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Multiple Biosimilars for a Single-Reference Biologic


Bruce Feinberg, DO: Kathy, you could realistically have 3, 4, or 6 biosimilars to the same reference brand and your desire is to have 1. Your payer complexity might dictate that you have 2 or 3. How do you make the decision? It’s hard to make that decision clinically because they’re all proven based on the same data. It’s not a tremendous amount. It is 1 inferiority study for each of them.

Is it a throw of the dice or a flip of the coin? What is the mechanism?

Kathy W. Oubre, MS: Evaluate your patients who are currently on those drugs. Then take that number, see who their payers are, and look at formulary design for that. Put all that into a spreadsheet. I would love to be able to pick 1. That’s not our reality. Then I have to look at what I’m required to carry and what pieces I can move around within my patient population to achieve some good performance on 1 or 2, or maybe 3 contracts.

Bruce Feinberg, DO: Let’s just say you have an outlier. Let’s say you have a national payer or small regional payer who has a 2% market penetration for your practice, but they have a fourth. Do you have to stock it on formulary, or do you tell them, “sorry?”

Kathy W. Oubre, MS: No, we’ll stock it. We’re going to treat the patient. I can’t take a loss on the product, but then you get into a little bit of operations. We set up pop-ups for the nurses and everyone who would even be close to touching that product, because I can’t give the wrong product to the wrong patient.

Bruce Feinberg, DO: Karina, we’re dealing with, let’s say, 6 potential biosimilars of the same reference brand. Do you have to have all 6 available? Can you approve 1 and not another when the basis for most plans is medically necessary and not experimental? Can you make 1 not medically necessary if the other 5 are? Can you restrict them that way?

Karina Abdallah, PharmD: Well, I have 2 answers for that. On the commercial side, yes, you can choose whichever 1. Costs to the health plan are going to be a factor. The other factor is any sort of abrasion to the patients or providers. We do take that into consideration and make the decisions based on those inputs. On the Medicare side, you really could do only step therapy. If it’s available, on the market, and FDA approved, you can require step therapy. If for some reason they have a trial and failure, or they have some issue with the biosimilar, we would have to be able to pay for whichever product the physician feels is most necessary.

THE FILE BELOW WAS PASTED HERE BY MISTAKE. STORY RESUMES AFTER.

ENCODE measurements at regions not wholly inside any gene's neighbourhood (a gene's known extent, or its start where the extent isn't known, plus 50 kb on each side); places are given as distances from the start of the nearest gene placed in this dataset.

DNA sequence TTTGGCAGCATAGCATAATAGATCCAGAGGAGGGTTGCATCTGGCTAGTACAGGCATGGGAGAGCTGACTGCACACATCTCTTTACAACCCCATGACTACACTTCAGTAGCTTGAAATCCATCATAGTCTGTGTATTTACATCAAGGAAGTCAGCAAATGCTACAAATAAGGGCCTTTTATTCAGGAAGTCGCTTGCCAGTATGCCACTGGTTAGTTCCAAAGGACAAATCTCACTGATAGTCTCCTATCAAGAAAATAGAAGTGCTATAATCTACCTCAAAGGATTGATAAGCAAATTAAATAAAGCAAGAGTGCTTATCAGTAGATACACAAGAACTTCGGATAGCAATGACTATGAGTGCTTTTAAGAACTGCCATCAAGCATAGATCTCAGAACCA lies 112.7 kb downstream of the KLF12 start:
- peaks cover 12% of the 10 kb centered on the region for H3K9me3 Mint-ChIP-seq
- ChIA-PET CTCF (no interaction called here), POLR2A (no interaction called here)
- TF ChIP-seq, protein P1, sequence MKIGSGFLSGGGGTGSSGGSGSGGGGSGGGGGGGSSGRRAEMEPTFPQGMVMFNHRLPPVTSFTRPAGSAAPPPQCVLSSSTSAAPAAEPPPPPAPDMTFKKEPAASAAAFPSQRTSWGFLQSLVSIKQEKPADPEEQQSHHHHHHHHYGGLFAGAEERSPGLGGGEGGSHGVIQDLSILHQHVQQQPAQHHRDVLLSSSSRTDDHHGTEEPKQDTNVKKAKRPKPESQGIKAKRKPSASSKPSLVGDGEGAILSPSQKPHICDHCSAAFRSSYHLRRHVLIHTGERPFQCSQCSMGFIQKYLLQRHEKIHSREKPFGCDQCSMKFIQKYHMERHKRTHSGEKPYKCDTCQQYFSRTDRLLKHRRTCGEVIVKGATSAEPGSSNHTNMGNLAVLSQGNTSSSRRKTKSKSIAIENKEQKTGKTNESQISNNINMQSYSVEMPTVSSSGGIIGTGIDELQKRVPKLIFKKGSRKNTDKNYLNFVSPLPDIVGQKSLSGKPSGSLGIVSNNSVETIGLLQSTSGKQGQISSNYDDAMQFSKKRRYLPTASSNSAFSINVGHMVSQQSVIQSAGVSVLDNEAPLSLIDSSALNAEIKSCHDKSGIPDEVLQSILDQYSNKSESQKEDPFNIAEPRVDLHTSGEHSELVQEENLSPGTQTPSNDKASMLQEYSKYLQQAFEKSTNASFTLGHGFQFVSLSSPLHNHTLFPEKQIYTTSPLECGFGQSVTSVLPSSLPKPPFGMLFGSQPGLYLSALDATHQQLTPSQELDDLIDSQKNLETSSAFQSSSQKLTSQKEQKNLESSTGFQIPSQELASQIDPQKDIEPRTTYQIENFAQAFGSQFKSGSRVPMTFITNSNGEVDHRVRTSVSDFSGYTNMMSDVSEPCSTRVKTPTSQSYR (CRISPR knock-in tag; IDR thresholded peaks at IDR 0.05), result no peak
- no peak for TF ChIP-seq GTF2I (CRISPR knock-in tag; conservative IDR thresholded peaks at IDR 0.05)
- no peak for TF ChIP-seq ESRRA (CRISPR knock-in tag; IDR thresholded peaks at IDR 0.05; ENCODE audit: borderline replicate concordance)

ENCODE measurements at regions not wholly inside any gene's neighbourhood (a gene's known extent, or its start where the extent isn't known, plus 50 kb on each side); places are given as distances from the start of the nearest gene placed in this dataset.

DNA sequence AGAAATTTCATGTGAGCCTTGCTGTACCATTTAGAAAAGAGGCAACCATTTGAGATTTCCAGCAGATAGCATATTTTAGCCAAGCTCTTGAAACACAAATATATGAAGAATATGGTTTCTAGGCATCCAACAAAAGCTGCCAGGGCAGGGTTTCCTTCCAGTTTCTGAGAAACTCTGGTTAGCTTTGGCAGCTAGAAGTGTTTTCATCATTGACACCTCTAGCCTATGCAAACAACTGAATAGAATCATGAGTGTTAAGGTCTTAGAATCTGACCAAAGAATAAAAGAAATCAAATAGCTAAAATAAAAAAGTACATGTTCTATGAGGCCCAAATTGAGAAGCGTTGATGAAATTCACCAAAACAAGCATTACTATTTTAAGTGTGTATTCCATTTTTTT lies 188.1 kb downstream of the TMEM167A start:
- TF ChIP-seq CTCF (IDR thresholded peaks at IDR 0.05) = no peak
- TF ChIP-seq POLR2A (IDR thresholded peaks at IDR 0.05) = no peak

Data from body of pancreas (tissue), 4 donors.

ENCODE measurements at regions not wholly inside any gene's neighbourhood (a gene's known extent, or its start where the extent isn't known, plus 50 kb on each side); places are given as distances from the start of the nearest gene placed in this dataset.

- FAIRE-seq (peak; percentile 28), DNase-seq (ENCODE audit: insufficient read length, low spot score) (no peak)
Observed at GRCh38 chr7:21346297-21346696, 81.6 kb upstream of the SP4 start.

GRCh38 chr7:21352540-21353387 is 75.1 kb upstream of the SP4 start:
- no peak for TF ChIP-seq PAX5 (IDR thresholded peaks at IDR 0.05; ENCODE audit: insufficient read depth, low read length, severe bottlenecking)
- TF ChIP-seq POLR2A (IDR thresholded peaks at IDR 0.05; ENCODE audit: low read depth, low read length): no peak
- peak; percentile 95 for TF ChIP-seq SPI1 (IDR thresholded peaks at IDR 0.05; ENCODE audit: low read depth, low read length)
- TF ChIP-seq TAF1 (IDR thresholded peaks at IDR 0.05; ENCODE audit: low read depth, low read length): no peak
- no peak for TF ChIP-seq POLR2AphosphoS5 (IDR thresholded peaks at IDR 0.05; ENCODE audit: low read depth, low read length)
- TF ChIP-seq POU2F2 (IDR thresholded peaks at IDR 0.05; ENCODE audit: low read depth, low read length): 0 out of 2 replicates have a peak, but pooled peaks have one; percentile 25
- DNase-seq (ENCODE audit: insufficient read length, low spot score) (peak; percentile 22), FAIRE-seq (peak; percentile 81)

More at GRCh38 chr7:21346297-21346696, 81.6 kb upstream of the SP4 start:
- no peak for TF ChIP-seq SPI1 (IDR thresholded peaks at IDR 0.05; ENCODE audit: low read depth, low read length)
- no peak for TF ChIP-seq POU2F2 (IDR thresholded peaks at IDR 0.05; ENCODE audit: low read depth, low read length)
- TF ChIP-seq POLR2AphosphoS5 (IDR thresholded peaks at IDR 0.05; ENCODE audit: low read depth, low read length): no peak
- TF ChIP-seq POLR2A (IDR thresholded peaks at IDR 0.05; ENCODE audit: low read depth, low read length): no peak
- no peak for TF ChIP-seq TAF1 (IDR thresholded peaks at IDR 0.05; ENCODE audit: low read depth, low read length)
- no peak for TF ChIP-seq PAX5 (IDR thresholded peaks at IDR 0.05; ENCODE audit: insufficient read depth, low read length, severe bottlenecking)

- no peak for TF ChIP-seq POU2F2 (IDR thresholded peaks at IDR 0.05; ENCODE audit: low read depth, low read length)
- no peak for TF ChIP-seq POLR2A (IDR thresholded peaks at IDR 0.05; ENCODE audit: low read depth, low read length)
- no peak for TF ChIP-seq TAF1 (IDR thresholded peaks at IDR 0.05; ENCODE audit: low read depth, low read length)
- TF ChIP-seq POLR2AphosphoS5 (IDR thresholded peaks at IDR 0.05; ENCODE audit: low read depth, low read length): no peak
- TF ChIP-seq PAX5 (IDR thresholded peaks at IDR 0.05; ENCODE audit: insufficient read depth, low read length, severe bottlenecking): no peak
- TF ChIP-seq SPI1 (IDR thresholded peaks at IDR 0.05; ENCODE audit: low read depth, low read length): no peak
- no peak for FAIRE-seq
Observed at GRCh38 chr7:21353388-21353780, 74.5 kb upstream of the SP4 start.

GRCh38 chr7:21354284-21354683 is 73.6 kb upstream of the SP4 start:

Does that change how they access it? No. If it’s not there—if the hospitals are not stocking it and if the outpatient facilities are not stocking it—then they’re going to have to use what’s available.

Bruce Feinberg, DO: For Michael and Bhavesh, it is related because you both represent entities that have considerable size and market influence.

Do you tell payers, “This is what we’re using,” if they’re a small payer, and there’s not an option? Will you do what Kathy said, and try to limit it to the fewest number but end up stocking all of them, if any payer comes along and says, “Yes, you’ve got to use this?”

Bhavesh Shah, RPh, BCOP: Similar to Kathy’s approach, we would actually work with our local payers to see if we can negotiate a preference based on our preference. If not, then we may have to carry 1 or 2 for formulary. We’ve been pretty fortunate in the market in Massachusetts, where we’re able to use 98% of the formularies that we have for biosimilars across various institutions.

Bruce Feinberg, DO: All right.

Michael Diaz, MD: In my practice, in an ideal world, you would like to try to have everyone agree on 1 biosimilar option. It just makes things much simpler and reduces chances of errors in any shape or form. In the future—say, if we have 10 or 12 different options available and we have different payers saying that they’re only going to provide 1 over the other option, and it’s not necessarily 1 that’s our preferred—obviously, we’re going to try to do everything we can to encourage acceptance of our preferred medication. I think everything else may have to be on a case-by-case basis.

If it’s something that is not economically viable and puts us underwater and they’re not willing to budge, then we might not be able to treat that patient. It’s just that simple. If it’s something we could permit and it’s not an alternative that would put us underwater, we might be willing to entertain it. We haven’t faced that reality yet because there isn’t that wide number of biosimilar options.

There’s going to be a bit of a wait and see as things evolve, but we’re always going to be pushing for 1 preferred biosimilar option.

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